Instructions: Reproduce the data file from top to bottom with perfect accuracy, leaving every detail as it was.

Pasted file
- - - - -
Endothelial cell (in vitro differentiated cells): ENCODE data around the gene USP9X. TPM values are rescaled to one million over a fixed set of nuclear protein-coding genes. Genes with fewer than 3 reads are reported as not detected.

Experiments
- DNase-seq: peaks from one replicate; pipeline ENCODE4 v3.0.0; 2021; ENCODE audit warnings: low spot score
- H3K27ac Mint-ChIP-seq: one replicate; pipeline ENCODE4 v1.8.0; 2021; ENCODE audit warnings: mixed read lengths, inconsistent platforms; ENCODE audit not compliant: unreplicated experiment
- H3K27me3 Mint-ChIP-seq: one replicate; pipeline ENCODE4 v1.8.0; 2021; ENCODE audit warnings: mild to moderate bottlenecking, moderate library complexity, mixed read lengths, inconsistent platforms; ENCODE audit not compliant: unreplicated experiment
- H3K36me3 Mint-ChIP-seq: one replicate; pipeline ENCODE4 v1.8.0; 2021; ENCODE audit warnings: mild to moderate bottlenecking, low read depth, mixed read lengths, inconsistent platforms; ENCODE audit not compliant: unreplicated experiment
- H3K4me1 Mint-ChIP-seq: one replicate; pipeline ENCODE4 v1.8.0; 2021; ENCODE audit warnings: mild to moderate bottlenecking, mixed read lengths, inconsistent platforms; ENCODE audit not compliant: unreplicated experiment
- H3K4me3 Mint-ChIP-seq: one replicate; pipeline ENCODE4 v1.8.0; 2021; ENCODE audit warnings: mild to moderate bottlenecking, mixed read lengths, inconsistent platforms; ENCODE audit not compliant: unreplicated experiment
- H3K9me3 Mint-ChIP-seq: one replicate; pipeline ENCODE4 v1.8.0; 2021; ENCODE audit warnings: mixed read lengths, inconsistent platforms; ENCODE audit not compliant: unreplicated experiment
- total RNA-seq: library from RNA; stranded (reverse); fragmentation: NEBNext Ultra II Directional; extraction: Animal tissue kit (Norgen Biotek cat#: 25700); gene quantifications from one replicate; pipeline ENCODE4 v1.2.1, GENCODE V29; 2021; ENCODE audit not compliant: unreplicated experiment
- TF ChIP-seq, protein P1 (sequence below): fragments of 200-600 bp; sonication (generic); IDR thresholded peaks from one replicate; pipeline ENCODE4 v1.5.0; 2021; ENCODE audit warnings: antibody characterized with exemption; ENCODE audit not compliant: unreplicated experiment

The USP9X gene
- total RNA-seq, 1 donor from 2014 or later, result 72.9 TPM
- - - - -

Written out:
Endothelial cell (in vitro differentiated cells): ENCODE data around the gene USP9X. TPM values are rescaled to one million over a fixed set of nuclear protein-coding genes. Genes with fewer than 3 reads are reported as not detected.

Experiments
- DNase-seq: peaks from one replicate; pipeline ENCODE4 v3.0.0; 2021; ENCODE audit warnings: low spot score
- H3K27ac Mint-ChIP-seq: one replicate; pipeline ENCODE4 v1.8.0; 2021; ENCODE audit warnings: mixed read lengths, inconsistent platforms; ENCODE audit not compliant: unreplicated experiment
- H3K27me3 Mint-ChIP-seq: one replicate; pipeline ENCODE4 v1.8.0; 2021; ENCODE audit warnings: mild to moderate bottlenecking, moderate library complexity, mixed read lengths, inconsistent platforms; ENCODE audit not compliant: unreplicated experiment
- H3K36me3 Mint-ChIP-seq: one replicate; pipeline ENCODE4 v1.8.0; 2021; ENCODE audit warnings: mild to moderate bottlenecking, low read depth, mixed read lengths, inconsistent platforms; ENCODE audit not compliant: unreplicated experiment
- H3K4me1 Mint-ChIP-seq: one replicate; pipeline ENCODE4 v1.8.0; 2021; ENCODE audit warnings: mild to moderate bottlenecking, mixed read lengths, inconsistent platforms; ENCODE audit not compliant: unreplicated experiment
- H3K4me3 Mint-ChIP-seq: one replicate; pipeline ENCODE4 v1.8.0; 2021; ENCODE audit warnings: mild to moderate bottlenecking, mixed read lengths, inconsistent platforms; ENCODE audit not compliant: unreplicated experiment
- H3K9me3 Mint-ChIP-seq: one replicate; pipeline ENCODE4 v1.8.0; 2021; ENCODE audit warnings: mixed read lengths, inconsistent platforms; ENCODE audit not compliant: unreplicated experiment
- total RNA-seq: library from RNA; stranded (reverse); fragmentation: NEBNext Ultra II Directional; extraction: Animal tissue kit (Norgen Biotek cat#: 25700); gene quantifications from one replicate; pipeline ENCODE4 v1.2.1, GENCODE V29; 2021; ENCODE audit not compliant: unreplicated experiment
- TF ChIP-seq, protein P1 (sequence below): fragments of 200-600 bp; sonication (generic); IDR thresholded peaks from one replicate; pipeline ENCODE4 v1.5.0; 2021; ENCODE audit warnings: antibody characterized with exemption; ENCODE audit not compliant: unreplicated experiment

The USP9X gene
- total RNA-seq, 1 donor from 2014 or later, result 72.9 TPM